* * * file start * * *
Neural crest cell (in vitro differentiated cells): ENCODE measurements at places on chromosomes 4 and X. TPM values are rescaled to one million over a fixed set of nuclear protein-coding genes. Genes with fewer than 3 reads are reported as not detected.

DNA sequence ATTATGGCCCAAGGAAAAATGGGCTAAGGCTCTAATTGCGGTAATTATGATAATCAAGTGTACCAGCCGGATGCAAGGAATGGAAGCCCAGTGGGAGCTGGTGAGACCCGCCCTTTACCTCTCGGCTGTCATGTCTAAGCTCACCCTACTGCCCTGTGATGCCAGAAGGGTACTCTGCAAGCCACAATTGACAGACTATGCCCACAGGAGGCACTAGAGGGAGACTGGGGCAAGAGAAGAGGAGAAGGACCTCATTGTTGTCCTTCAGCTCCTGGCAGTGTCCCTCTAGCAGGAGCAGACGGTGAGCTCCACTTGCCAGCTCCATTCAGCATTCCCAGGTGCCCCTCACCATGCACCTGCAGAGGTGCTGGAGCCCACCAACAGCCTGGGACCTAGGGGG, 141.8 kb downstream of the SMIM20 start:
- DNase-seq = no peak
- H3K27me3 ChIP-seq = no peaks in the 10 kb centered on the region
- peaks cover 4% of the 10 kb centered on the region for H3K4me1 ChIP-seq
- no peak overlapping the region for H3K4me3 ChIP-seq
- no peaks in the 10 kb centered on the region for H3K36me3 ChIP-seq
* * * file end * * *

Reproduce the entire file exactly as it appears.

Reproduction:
Neural crest cell (in vitro differentiated cells): ENCODE measurements at places on chromosomes 4 and X. TPM values are rescaled to one million over a fixed set of nuclear protein-coding genes. Genes with fewer than 3 reads are reported as not detected.

DNA sequence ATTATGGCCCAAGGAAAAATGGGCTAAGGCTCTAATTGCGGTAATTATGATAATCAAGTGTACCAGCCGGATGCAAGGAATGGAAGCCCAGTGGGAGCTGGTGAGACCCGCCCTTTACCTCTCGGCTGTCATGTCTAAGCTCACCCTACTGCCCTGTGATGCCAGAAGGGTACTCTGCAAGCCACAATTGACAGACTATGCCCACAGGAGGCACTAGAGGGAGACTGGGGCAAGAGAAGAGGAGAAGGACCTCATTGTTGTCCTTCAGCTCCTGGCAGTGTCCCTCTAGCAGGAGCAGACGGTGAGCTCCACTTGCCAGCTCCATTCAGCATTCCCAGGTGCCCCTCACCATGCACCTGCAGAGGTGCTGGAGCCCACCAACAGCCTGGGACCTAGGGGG, 141.8 kb downstream of the SMIM20 start:
- DNase-seq = no peak
- H3K27me3 ChIP-seq = no peaks in the 10 kb centered on the region
- peaks cover 4% of the 10 kb centered on the region for H3K4me1 ChIP-seq
- no peak overlapping the region for H3K4me3 ChIP-seq
- no peaks in the 10 kb centered on the region for H3K36me3 ChIP-seq